Defendant Rivos Inc. implored the court overseeing its dispute with Apple Inc. concerning ex-employees’ alleged theft of integrated circuit technology trade secrets to toss the case. Rivos’ moving papers said that Apple’s theory is wholly unsupported by the complaint which it said was “bereft of any allegations that Rivos actually acquired, used, or disclosed any of Apple’s trade secrets.”
The suit dates to April when Apple said that a recent exodus of system-on-chip (SoC) engineers to Rivos raised red flags due to the apparent information some of the more than 40 former Apple workers took with them. Apple explained that it has dedicated billions in funds and years to SoC research and development efforts, making its technology very valuable.
With so much at stake, and after Apple allegedly wrote to Rivos reminding it of former employees’ confidentiality obligations, Apple not only filed suit but also sought a temporary restraining order. Judge Edward J. Davila held a hearing on the matter but has yet to rule on Apple’s request for emergency relief.
In last week’s dismissal motion, Rivos explained that it is developing an SoC using open-source architecture, unique because it seeks to become one of the first companies to “successfully build and commercialize an SOC for data centers using the open-source RISC-V architecture.” The motion also claimed that though Apple deems it a competitor, the only market in which the two companies compete is the market for employees.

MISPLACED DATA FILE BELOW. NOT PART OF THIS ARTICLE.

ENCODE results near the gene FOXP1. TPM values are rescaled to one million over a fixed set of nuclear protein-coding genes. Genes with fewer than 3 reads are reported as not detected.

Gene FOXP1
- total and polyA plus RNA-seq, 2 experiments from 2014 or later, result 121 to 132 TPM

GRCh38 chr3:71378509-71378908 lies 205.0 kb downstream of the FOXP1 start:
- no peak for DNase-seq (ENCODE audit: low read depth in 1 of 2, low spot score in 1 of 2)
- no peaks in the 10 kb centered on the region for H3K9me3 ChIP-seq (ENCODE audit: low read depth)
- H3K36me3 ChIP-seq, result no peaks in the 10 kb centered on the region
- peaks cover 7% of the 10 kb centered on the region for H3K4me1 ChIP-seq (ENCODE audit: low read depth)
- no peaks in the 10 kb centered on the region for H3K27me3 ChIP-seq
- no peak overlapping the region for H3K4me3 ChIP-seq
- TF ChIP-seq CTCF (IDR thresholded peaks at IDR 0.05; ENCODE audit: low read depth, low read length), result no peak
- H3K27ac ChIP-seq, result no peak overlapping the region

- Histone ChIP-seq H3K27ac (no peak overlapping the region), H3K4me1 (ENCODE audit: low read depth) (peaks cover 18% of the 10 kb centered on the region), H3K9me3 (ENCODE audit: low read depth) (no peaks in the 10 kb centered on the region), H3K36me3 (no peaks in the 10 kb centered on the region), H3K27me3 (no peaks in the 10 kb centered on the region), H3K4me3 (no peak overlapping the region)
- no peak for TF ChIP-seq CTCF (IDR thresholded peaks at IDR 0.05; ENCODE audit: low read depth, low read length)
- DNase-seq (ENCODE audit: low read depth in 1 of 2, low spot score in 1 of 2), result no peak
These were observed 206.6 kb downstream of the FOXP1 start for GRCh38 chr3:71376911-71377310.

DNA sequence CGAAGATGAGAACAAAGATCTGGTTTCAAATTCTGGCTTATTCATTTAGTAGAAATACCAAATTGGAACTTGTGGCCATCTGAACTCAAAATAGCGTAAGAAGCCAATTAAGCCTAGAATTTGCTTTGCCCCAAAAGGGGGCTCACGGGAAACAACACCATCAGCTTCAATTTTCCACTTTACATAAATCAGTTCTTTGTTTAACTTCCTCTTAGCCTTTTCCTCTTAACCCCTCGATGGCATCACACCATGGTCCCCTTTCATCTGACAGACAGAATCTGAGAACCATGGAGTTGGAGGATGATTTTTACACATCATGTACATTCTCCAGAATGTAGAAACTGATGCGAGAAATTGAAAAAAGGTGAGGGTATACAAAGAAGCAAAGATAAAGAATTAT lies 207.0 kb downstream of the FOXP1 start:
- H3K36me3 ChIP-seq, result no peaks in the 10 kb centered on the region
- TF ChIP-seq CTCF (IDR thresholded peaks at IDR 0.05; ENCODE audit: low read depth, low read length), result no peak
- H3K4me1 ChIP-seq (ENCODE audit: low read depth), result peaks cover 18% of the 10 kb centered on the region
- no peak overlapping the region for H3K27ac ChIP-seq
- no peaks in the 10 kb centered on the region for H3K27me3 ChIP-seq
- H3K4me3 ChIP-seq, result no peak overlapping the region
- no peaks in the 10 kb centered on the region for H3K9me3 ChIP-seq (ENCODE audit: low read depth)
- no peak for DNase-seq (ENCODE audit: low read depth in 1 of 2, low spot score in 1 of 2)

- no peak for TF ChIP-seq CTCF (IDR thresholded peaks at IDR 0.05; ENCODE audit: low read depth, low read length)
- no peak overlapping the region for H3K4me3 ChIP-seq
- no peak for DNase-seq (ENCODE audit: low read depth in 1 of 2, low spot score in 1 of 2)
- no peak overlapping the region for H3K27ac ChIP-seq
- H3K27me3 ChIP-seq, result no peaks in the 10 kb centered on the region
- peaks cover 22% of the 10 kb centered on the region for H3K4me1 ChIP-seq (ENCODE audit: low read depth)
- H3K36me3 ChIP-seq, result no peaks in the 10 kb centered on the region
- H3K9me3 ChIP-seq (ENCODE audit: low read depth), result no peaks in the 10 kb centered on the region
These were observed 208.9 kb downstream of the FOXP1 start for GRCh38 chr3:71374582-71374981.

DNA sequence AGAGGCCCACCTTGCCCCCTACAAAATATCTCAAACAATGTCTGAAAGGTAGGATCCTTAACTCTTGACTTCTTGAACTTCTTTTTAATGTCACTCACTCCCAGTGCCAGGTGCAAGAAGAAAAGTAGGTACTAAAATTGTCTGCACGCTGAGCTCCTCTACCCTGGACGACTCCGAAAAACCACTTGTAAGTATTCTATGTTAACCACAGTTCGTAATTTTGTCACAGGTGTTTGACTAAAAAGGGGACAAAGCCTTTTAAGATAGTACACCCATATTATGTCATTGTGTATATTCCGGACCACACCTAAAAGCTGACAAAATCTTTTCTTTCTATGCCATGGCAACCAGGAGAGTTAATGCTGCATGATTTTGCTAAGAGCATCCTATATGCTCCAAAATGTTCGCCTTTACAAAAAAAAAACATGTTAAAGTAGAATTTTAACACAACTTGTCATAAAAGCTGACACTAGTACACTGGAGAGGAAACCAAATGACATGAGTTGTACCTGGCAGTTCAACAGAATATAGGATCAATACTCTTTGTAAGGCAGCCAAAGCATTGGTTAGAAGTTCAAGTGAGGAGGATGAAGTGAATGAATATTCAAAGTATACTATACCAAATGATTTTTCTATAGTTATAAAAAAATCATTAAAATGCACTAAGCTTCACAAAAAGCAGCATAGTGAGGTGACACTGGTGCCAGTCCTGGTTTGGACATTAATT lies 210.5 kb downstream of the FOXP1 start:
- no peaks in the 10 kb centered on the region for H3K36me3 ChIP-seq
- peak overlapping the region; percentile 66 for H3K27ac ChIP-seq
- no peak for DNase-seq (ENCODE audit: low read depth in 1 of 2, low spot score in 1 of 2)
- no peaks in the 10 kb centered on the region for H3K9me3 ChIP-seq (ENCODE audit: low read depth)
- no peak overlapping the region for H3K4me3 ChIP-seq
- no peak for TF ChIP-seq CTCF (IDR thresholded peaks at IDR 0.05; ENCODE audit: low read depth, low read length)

Substantively, the motion said that Apple’s complaint falls short by failing to allege ownership of any trade secret, direct and indirect misappropriation, and damages. Rivos argued that Apple’s targeting of two former employees in particular, one of whom moved to dismiss in a separate motion, is a meritless attack on their right to exercise employment mobility.
Rivos then accused Apple of “[s]tretching mightily,” by asking the court to assume that the two former employees and other anonymous ones were likely to make use of Apple’s trade secrets in the course of their employment at Rivos. This theory of inevitable disclosure, “has been so thoroughly rejected by the courts that proceeding under the theory exposes Apple to sanctions,” Rivos ventured.
Lastly, the defendant urged the court not to indulge Apple’s request for discovery, calling it a “fishing expedition” through its own proprietary information for evidence Apple hopes will support its case.